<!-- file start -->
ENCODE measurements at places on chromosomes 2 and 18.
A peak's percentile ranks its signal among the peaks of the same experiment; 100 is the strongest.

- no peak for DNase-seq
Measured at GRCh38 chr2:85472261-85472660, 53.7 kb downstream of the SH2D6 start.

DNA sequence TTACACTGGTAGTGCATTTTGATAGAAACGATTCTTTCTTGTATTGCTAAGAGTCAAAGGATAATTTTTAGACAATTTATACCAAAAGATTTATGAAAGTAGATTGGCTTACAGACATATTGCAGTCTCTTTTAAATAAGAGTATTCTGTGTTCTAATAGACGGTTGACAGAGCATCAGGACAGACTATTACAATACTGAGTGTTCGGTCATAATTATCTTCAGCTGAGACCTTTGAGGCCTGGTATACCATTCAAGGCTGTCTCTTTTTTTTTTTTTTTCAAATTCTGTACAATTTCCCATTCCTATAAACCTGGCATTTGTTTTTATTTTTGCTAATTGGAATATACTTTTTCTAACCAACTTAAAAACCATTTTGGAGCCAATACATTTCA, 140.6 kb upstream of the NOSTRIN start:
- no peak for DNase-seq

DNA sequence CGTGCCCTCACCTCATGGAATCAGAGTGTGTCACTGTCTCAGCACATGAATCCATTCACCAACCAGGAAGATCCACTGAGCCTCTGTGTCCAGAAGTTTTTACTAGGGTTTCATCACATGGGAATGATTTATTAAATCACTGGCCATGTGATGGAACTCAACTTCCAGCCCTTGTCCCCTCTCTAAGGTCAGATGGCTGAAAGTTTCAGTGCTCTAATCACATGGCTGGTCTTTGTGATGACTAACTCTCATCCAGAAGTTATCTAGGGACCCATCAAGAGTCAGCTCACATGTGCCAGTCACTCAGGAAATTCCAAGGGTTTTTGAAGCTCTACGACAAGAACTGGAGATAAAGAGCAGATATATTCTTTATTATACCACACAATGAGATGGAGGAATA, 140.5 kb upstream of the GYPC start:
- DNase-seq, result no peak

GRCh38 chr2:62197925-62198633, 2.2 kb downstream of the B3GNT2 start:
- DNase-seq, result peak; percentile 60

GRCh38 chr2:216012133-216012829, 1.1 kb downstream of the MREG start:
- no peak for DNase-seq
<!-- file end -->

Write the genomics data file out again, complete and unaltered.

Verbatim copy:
ENCODE measurements at places on chromosomes 2 and 18.
A peak's percentile ranks its signal among the peaks of the same experiment; 100 is the strongest.

- no peak for DNase-seq
Measured at GRCh38 chr2:85472261-85472660, 53.7 kb downstream of the SH2D6 start.

DNA sequence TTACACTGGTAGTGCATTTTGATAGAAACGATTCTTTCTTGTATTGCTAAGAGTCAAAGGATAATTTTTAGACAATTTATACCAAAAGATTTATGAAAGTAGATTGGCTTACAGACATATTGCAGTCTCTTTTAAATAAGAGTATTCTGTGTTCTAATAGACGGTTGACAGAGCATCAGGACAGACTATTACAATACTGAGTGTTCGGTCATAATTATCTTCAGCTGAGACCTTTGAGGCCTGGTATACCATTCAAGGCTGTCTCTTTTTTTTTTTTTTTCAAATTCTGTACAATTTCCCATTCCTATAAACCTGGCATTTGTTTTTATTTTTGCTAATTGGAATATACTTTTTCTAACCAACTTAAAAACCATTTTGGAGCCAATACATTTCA, 140.6 kb upstream of the NOSTRIN start:
- no peak for DNase-seq

DNA sequence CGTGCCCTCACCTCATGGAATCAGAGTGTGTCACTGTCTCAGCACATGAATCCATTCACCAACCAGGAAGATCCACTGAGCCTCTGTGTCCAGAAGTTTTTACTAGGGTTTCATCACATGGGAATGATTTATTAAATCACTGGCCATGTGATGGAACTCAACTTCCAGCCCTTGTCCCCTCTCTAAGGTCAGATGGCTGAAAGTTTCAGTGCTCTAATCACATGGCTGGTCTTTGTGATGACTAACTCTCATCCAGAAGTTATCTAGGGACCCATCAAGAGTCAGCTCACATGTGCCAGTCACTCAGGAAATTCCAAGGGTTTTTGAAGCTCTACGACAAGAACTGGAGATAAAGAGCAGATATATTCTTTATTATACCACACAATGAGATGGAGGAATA, 140.5 kb upstream of the GYPC start:
- DNase-seq, result no peak

GRCh38 chr2:62197925-62198633, 2.2 kb downstream of the B3GNT2 start:
- DNase-seq, result peak; percentile 60

GRCh38 chr2:216012133-216012829, 1.1 kb downstream of the MREG start:
- no peak for DNase-seq